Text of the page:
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Old December 7th, 2012, 12:39 PM   #51

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Originally Posted by Darth Roach View Post
Did Germany lose the war because they lost the Ardennes offensive? No. They were about to lose it anyway. Could Germany have won if they were victorious at Kursk, Stalingrad or Moscow? Again, most likely not. Why? Lo-*******-gistics. When two nations fight a total war, it's the one with most resources that will win. In a limited war, political and economical factors are just as important as the deployed logistical support and strategy... But pitched battles almost never decide wars.
Ah I see your point I agree that the war was lost for Germany by that point, but wouldn't you agree that the Ardennes Offensive hastened the end? And thus did have a definite effect on the war, albeit opposite to the desired one.

It's an good viewpoint though, I will have to mull that over a bit.
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Old December 7th, 2012, 04:10 PM   #52

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Reading the full question in the OP would reveal that these battles shouldn't be considered, they did actually have an impact on the war, economically, politically and militarily, especially Cannae. Suggesting they had no relevance to the main war is incorrect.
The OP was asking for battles that had no relevance to the success of the war. The battles I listed obviously qualify
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Old December 7th, 2012, 04:25 PM   #53

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I think the Gallipoli Campaign had no discernible impact on World War I beyond wasting the lives of young men.
First to come to my mind also.

https://www.youtube.com/watch?v=oOCe2Y7iVF8
^^ song by Swedish power metal band Sabaton, about the said battle. It was a no.1 hit in Sweden a few years ago.
Their songs are based on historical events, battles, people, wars etc.
One of my favourite bands at the moment.

Last edited by Glowin; December 7th, 2012 at 04:47 PM.
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Old December 7th, 2012, 06:14 PM   #54

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My standby answer to an op like this is Peleliu in the Pacific theater of WWII.

Battle_of_Peleliu Battle_of_Peleliu
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Old December 7th, 2012, 06:18 PM   #55

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Originally Posted by Spartacuss View Post
My standby answer to an op like this is Peleliu in the Pacific theater of WWII.

Battle of Peleliu - Wikipedia, the free encyclopedia
"The
Battle_of_Angaur Battle_of_Angaur
and Peleliu showed Americans the pattern of future Japanese island defense which would be seen again at
Battle_of_Iwo_Jima Battle_of_Iwo_Jima
and Okinawa."

Not entirely pointless.
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Old December 7th, 2012, 06:50 PM   #56

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"The battles for Angaur and Peleliu showed Americans the pattern of future Japanese island defense which would be seen again at Iwo Jima and Okinawa."

Not entirely pointless.
I can recognize the ancillary value of encountering a change in Japanese strategy and tactics, but that was not why those battles took place. Peleliu was planned as a one week operation. It took nearly two months of fighting that effectively destroyed the 1st Marines. Every objective for the Peleliu operation was abandoned upon it's securing. The value of learning new tactics of the enemy is somewhat overstated as following operations continued to underestimate the Japanese, and overestimate the effectiveness of allied power. New tactics or not, the remaining battles still had to be fought and any lessons learned did not change the brutal fighting. I'd have to say that, in a historical view, learning new tactics of the enemy is more of a salvaged positive of Peleliu.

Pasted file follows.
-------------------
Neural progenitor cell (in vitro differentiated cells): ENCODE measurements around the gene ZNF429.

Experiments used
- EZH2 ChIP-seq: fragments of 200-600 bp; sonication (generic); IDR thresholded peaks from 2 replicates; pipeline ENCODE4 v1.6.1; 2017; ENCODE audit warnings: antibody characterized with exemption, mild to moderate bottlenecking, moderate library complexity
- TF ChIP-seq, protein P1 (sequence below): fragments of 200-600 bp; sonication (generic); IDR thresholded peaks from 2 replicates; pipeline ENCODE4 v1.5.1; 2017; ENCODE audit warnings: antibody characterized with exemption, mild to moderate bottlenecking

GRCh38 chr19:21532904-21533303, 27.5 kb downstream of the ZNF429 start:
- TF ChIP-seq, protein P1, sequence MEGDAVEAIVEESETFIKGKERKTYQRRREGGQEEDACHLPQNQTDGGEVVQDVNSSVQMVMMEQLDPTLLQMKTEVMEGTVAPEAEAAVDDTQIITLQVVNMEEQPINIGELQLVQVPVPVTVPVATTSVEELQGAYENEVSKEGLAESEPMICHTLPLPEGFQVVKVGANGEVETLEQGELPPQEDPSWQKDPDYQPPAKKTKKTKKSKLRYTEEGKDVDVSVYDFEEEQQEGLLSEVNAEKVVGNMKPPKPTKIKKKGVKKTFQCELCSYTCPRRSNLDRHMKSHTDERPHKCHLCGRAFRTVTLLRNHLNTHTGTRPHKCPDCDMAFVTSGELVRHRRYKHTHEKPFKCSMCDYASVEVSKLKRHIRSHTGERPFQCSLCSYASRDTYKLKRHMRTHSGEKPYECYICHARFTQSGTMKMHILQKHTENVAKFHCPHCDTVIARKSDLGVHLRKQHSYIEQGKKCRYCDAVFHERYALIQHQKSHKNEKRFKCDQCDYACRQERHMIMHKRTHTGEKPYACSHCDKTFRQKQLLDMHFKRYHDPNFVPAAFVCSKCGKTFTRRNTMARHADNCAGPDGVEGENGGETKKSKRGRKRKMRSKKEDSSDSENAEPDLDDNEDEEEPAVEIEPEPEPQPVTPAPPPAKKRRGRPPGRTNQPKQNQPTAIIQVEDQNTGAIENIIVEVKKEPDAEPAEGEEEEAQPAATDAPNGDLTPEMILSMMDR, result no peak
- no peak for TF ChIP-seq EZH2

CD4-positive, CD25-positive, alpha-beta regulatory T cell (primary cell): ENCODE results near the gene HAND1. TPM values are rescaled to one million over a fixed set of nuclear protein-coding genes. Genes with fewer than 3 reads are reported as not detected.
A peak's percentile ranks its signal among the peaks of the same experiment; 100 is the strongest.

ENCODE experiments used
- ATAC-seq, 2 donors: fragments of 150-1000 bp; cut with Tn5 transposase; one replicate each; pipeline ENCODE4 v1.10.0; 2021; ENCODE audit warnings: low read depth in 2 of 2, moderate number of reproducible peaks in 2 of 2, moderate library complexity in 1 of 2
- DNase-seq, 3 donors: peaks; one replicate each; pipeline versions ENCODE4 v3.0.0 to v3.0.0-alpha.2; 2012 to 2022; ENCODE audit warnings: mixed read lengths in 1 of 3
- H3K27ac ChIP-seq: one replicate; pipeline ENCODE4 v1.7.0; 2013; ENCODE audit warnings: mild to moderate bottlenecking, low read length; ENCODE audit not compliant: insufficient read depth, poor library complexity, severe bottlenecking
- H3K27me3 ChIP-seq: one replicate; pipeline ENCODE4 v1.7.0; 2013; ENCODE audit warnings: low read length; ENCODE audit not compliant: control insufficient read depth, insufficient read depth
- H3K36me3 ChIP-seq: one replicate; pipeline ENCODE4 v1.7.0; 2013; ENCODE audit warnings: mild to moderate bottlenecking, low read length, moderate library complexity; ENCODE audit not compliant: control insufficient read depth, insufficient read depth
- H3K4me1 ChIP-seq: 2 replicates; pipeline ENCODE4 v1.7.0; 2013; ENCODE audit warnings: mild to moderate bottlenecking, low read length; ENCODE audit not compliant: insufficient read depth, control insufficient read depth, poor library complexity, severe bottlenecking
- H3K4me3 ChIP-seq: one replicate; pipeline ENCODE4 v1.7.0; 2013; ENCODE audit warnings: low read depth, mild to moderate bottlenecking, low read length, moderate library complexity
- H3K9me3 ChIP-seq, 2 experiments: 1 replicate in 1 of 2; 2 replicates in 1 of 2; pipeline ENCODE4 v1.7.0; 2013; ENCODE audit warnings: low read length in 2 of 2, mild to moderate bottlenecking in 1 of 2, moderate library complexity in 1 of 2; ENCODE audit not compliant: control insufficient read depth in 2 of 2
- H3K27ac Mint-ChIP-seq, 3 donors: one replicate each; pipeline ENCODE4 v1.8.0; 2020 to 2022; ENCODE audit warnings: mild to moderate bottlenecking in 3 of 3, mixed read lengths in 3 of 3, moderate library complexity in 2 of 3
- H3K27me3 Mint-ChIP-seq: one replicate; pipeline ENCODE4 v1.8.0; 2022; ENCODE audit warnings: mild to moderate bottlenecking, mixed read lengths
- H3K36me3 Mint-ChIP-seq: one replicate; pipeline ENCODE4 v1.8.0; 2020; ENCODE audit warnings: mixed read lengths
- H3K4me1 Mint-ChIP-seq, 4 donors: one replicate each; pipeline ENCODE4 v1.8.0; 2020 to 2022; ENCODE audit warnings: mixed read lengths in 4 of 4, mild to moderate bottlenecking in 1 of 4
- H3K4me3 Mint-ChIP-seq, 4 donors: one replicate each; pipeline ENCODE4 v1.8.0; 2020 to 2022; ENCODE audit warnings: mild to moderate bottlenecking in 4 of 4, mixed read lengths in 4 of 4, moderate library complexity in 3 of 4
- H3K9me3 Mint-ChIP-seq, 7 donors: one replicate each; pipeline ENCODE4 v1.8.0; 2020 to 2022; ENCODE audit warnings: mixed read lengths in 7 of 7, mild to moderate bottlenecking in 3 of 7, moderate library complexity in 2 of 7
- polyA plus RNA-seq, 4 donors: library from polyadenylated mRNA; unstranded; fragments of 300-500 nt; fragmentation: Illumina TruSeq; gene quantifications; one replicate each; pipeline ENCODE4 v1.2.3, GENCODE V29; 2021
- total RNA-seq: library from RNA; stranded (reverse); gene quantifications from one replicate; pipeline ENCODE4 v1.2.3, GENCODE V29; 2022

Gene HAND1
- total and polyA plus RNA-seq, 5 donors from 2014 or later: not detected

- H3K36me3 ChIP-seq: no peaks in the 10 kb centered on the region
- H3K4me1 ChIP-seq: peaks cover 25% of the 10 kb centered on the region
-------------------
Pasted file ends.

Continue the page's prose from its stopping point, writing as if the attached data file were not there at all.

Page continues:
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Old December 7th, 2012, 10:45 PM   #57
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Quote:
Originally Posted by Qymaen
I think the Gallipoli Campaign had no discernible impact on World War I beyond wasting the lives of young men.
Quote:
Originally Posted by Glowin View Post
First to come to my mind also.

https://www.youtube.com/watch?v=oOCe2Y7iVF8
^^ song by Swedish power metal band Sabaton, about the said battle. It was a no.1 hit in Sweden a few years ago.
Their songs are based on historical events, battles, people, wars etc.
One of my favourite bands at the moment.
From the Central Powers and especially the Turkish standpoint this battle was hardly pointless; just ask Mustafa Kemal aka Attaturk.
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Old December 7th, 2012, 10:52 PM   #58
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Originally Posted by Spartacuss View Post
I can recognize the ancillary value of encountering a change in Japanese strategy and tactics, but that was not why those battles took place. Peleliu was planned as a one week operation. It took nearly two months of fighting that effectively destroyed the 1st Marines. Every objective for the Peleliu operation was abandoned upon it's securing. The value of learning new tactics of the enemy is somewhat overstated as following operations continued to underestimate the Japanese, and overestimate the effectiveness of allied power. New tactics or not, the remaining battles still had to be fought and any lessons learned did not change the brutal fighting. I'd have to say that, in a historical view, learning new tactics of the enemy is more of a salvaged positive of Peleliu.
Must entirely agree here; however, would it have been pointless too from the Japanese defensive standpoint?
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